The Cool-Media Approach to Conventions

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tags: political history, media, John F. Kennedy, 2020 Election, Marshall McLuhan


In the mid-’60s, Marshall McLuhan offered his famous delineation of “hot” versus “cool” media. To oversimplify and put it in contemporary terms, hot media would be the infomercial salesman barking at you “Wait, there’s more!” in a 3 a.m. cable-TV spot. Cool media would be a storytelling podcast, inviting (and requiring) the listener to fill in the details of imagined scenes beyond what the narrator spells out.

That Kennedy was cool—not just in his look and personality but also in his approach to politics and persuasion—was one of many marker points in our political history. Obviously, not all politicians who came after Kennedy could match his cool, or even want to try. (As a rule, Americans tend to choose as the next president someone seen as correcting the flaws of the current one. This often leads to our sequence of temperamental and stylistic opposites: Ronald Reagan, after Jimmy Carter. Bill Clinton, after the first George Bush. Barack Obama, after the second George Bush. And then …) But everyone who followed Kennedy had to be aware of what he had done and how he had changed the terrain.

Mailer couldn’t have known any of this when he wrote. But he set out the idea that there could be political changes few people fully imagine before they occur—but that seem almost inevitable once they have happened. Sixty years after Kennedy’s convention, I think we may have seen another such shift.

Traditional conventions, with thousands of participants, scores of speakers, and countless opportunities to punditize and to schmooze, have been beloved by two kinds of people. Actually, they’re one kind—those whose business takes them to conventions—divided in two. One group is reporters who, like me, love the idea of seeing parts of history directly, with our own eyes, while mingling with others who share that passion. I consider myself lucky to have seen, in person, moments as consequential as the young Barack Obama making his debut at the Democratic convention in Boston 16 years ago, and the triumphant Donald Trump giving his acceptance speech in Cleveland four years ago. The vibe in each room was powerful and unforgettable, in their very different ways. (The group around me on the convention floor in Cleveland spent most of the evening chanting “Lock her up!”)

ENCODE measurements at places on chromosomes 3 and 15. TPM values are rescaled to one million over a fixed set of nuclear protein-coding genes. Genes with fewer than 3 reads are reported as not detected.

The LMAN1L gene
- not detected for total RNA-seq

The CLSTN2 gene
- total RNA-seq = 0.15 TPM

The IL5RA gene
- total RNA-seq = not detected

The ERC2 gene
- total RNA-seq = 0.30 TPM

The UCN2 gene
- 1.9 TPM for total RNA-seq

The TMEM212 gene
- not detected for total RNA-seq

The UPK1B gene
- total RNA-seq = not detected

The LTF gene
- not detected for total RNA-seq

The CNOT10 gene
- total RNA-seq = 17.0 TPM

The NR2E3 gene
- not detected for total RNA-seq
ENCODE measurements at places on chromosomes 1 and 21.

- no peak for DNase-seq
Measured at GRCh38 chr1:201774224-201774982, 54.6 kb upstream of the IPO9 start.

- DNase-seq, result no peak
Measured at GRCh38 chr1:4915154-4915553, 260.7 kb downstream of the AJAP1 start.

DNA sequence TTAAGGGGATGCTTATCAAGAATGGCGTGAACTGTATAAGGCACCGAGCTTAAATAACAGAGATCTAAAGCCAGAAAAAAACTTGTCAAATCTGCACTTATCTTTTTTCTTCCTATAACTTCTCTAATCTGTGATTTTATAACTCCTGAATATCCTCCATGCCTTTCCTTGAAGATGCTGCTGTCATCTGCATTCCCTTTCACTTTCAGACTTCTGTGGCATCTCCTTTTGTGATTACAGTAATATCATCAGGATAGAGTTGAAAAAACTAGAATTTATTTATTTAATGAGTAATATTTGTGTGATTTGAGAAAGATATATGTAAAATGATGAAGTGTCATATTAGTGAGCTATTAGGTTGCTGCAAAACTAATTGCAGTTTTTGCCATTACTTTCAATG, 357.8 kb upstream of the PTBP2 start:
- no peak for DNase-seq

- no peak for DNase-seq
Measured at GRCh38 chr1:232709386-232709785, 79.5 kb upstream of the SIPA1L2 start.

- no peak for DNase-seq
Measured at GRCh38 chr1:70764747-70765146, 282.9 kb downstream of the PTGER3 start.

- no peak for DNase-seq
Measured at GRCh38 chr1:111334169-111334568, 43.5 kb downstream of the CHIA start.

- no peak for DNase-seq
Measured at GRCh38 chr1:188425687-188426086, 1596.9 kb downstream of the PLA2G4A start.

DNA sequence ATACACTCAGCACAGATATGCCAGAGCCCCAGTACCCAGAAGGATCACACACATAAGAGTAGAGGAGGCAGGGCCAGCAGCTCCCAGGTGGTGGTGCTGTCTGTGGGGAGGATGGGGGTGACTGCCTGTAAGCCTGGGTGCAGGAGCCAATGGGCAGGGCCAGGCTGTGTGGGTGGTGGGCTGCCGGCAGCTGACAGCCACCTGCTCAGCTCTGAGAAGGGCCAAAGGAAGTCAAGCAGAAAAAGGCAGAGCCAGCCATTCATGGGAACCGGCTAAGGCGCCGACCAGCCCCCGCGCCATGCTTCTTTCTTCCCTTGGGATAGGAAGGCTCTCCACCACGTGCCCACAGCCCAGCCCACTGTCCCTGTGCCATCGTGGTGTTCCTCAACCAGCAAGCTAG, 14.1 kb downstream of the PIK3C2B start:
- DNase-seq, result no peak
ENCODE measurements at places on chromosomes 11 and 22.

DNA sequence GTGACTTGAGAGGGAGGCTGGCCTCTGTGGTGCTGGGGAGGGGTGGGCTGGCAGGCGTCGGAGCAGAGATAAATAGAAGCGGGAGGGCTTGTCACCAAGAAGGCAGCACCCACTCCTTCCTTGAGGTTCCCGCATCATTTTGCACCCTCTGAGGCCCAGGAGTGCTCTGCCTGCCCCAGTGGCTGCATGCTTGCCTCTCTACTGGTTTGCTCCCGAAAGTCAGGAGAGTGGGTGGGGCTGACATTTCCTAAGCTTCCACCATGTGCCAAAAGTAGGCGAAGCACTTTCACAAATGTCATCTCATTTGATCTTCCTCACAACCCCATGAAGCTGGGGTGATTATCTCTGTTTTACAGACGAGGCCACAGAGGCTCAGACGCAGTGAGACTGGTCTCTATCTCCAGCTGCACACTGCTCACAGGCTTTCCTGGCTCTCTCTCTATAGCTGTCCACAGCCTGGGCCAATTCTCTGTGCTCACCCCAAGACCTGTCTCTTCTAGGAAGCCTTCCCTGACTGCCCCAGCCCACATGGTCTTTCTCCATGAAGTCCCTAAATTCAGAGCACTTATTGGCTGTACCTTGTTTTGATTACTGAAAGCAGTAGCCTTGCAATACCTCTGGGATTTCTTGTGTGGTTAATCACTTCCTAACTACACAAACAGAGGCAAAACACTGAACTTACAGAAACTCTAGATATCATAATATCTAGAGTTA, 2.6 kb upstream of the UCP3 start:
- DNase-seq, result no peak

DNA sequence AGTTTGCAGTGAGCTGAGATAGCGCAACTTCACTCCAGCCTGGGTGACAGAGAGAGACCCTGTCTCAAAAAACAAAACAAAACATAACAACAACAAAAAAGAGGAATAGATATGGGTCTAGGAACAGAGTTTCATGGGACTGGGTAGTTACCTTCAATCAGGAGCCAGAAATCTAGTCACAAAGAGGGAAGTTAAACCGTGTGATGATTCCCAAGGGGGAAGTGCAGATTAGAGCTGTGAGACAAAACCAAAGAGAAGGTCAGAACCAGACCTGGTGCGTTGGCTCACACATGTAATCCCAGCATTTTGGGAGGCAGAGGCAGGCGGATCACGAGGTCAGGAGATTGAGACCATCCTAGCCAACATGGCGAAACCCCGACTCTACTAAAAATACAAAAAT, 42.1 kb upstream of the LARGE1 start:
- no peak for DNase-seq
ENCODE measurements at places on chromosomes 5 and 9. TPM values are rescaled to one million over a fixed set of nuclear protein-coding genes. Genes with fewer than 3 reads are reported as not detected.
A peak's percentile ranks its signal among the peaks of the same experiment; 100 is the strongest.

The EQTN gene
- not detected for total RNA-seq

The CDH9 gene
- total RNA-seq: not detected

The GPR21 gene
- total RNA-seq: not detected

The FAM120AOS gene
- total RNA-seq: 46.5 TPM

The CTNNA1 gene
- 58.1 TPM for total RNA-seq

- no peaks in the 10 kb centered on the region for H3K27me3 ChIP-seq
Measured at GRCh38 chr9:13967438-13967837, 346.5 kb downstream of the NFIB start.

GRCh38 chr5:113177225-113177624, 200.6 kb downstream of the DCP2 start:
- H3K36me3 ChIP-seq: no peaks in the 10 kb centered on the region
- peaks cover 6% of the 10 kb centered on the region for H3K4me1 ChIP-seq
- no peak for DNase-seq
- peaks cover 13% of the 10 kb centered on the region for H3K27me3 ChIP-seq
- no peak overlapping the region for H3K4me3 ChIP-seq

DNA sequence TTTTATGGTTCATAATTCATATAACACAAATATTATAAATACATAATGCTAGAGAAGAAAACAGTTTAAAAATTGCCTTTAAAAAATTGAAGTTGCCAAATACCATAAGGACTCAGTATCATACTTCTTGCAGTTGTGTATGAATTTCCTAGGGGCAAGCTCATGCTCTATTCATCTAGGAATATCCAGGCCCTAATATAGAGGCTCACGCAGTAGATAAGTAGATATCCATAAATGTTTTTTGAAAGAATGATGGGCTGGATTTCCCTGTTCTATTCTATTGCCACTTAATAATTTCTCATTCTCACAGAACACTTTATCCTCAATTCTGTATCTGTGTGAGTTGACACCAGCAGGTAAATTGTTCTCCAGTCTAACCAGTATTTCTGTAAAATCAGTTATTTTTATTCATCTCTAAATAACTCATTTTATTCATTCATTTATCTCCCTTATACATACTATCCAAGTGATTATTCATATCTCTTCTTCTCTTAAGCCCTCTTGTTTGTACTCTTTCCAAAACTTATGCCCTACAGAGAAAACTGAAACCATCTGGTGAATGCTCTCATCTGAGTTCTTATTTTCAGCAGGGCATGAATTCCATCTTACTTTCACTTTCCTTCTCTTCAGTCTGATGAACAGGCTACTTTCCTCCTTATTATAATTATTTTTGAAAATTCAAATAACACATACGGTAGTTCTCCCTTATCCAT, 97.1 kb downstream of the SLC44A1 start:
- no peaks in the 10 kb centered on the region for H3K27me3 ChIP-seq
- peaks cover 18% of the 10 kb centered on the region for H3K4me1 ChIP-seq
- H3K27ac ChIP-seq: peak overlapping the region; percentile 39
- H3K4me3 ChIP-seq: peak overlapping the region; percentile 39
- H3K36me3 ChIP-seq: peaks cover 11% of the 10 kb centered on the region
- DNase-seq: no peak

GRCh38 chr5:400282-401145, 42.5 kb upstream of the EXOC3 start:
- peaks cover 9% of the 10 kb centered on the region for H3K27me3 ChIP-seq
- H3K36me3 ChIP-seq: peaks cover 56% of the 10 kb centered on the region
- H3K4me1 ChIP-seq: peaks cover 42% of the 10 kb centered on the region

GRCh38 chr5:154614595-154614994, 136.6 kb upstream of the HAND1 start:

The other group is the participants—elected officials, staffers, volunteers, hangers-on, those already famous and those getting their start. People who go to conventions go precisely because of their messy spectacle and sprawl. What we love about conventions we would have loved if we’d been there to hear William Jennings Bryan give his “Cross of Gold” speech at the Democratic convention in 1896, or to watch Barry Goldwater and Nelson Rockefeller duke it out at the Republican convention in 1964.

But most people are not like us. Most have viewed the hot, sweaty, noisy, unsubtle conventions as inferior forms of entertainment, as out of date as William Jennings Bryan. Coverage hours have dwindled, and audiences have shrunk.


Read entire article at The Atlantic

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